In general people think that studying is boring and, in fact, it should not be. The great challenge is to make a class a fun experience to make motivation flourish, pleasant to engage students, and enjoyable to favour the emotional response in learning and thus develop memory.
In this recipe there are no exact ingredients but there are some that cannot be missing: dynamics, diversity, movement, entertainment and a dash, at least, of culture to achieve a most serious objective: learning English.
There are hundreds of games we know and can be adapted to teach.
It is definitely not the same to practise numbers by repeating them in order or writing them dozens of times than by playing Yatzee. There are people who think playing is a waste of time. But what do we do when we play Yatzee? We USE numbers and thus we learn them.
Games make us use the target language for a purpose different from practice itself
They catch our attention so naturally that students make a bigger effort to concentrate and memorize because they want to win. Is this bad? Dr Gwen Bailey Moore says “Winning produces a feeling of success. Success and winning in games can be transferred to getting an A, B, or C in the next test in school. For example, a child´s thought pattern might be as follows: Paying attention helps me to win. Winning makes me feel good about myself. I am not so bad. Better grades make me feel good about myself. Paying attention can help me achieve better grades and have better feelings about myself.” Not bad at all! Games provide marvellous ways for students to improve their ability to attend. “Strategies, to be developed through the thought processes and manual manipulation of games, are the framework on which attention spans expand.”Let´s now see other examples to make other points.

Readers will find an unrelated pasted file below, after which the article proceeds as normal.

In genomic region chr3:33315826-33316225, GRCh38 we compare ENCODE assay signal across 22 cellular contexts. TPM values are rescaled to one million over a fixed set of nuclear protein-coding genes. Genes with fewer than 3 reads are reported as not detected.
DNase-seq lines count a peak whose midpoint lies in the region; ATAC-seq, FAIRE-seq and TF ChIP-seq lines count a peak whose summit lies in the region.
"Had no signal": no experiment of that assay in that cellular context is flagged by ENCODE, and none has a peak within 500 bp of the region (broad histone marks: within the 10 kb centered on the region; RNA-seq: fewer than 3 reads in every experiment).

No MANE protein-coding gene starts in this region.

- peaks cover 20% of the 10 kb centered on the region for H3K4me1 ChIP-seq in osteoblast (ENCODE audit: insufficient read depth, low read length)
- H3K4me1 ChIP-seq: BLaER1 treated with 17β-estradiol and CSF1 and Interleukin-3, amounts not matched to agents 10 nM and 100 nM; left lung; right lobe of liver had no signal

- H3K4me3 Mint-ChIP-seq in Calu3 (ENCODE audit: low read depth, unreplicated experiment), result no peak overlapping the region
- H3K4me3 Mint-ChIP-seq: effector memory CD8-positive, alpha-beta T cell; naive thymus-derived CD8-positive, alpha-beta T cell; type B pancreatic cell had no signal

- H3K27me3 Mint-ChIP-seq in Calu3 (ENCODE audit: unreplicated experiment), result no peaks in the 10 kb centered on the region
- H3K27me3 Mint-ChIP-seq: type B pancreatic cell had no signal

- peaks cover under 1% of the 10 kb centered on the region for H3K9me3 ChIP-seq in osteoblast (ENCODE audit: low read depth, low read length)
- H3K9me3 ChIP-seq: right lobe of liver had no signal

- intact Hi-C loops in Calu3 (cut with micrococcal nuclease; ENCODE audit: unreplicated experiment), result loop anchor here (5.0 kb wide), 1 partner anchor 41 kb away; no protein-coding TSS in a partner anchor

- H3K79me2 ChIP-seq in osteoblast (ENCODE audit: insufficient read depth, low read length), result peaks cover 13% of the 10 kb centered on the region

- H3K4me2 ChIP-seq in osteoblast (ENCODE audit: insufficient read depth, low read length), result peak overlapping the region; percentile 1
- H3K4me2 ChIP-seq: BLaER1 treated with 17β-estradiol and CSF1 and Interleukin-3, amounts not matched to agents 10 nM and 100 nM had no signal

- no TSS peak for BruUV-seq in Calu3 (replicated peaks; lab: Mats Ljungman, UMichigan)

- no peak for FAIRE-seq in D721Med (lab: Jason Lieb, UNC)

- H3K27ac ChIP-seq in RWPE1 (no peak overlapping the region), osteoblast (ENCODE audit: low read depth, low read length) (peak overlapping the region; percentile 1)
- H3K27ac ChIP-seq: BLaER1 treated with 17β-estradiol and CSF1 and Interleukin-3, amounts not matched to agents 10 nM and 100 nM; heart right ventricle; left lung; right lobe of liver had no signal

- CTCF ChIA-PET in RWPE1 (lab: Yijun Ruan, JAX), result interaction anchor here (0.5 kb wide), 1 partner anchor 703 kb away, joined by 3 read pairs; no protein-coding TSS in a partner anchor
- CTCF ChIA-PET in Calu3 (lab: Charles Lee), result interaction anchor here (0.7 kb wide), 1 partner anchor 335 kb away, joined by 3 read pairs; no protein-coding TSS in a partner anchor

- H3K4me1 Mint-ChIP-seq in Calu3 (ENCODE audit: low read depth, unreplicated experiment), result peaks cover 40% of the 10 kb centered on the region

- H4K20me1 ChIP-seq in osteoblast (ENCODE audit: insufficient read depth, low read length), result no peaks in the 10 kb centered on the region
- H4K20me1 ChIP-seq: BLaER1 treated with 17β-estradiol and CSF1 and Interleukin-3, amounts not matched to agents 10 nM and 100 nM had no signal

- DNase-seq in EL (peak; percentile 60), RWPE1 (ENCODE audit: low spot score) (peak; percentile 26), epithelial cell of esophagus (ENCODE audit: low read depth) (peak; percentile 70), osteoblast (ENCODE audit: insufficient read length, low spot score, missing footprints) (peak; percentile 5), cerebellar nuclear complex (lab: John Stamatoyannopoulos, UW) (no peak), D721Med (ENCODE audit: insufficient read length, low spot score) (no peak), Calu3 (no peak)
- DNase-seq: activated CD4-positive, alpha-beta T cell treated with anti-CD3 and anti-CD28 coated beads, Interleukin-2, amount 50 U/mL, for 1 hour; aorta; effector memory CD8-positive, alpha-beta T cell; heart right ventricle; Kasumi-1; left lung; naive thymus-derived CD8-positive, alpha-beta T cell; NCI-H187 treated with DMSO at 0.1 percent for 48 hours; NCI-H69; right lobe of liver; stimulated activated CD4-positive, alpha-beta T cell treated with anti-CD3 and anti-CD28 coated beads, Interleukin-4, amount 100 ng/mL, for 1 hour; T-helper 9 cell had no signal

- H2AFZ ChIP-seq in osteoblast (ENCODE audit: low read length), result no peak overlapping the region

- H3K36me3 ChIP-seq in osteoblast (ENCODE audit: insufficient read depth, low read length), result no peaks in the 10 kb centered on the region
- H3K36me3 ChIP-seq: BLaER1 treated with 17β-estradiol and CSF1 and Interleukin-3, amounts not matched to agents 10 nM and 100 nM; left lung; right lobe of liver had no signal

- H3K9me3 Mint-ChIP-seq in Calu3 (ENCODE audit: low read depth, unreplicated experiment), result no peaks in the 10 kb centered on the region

Trying to study opposite adjectives by heart can be boring and not very promising. But, what if we prepare a simple game such as Memory Test? This will be not only fun but highly more effective: apart from extending short term memory, it will help lay the foundation for long term memory.
Ordering words written in the textbook is definitely not the same as ordering cards with words. We can manipulate them, trying different positions easily until we find the right one.
Look at what happened at a conference organized by APIZALS. I asked teachers to order sentences referring to the processes of learning according to Piaget. They know English, they teach it. I kind of cheated just to make them experiment how a student feels when facing such task. Have a look at those faces denoting extreme concentration.
One of the teachers exclaimed: “Poor my students!”
When I asked if they gave up (some of the sentences were so long and had so many tricks that the activity was taking too long, and my point had been made), another teacher said: “No way, I have to be able to do this!” It was her challenge. She just needed more time.
The most important goal was for teachers to realize the frustration that they can cause and thus hinder or even impede learning.
Emotion is a primary catalyst in the learning process.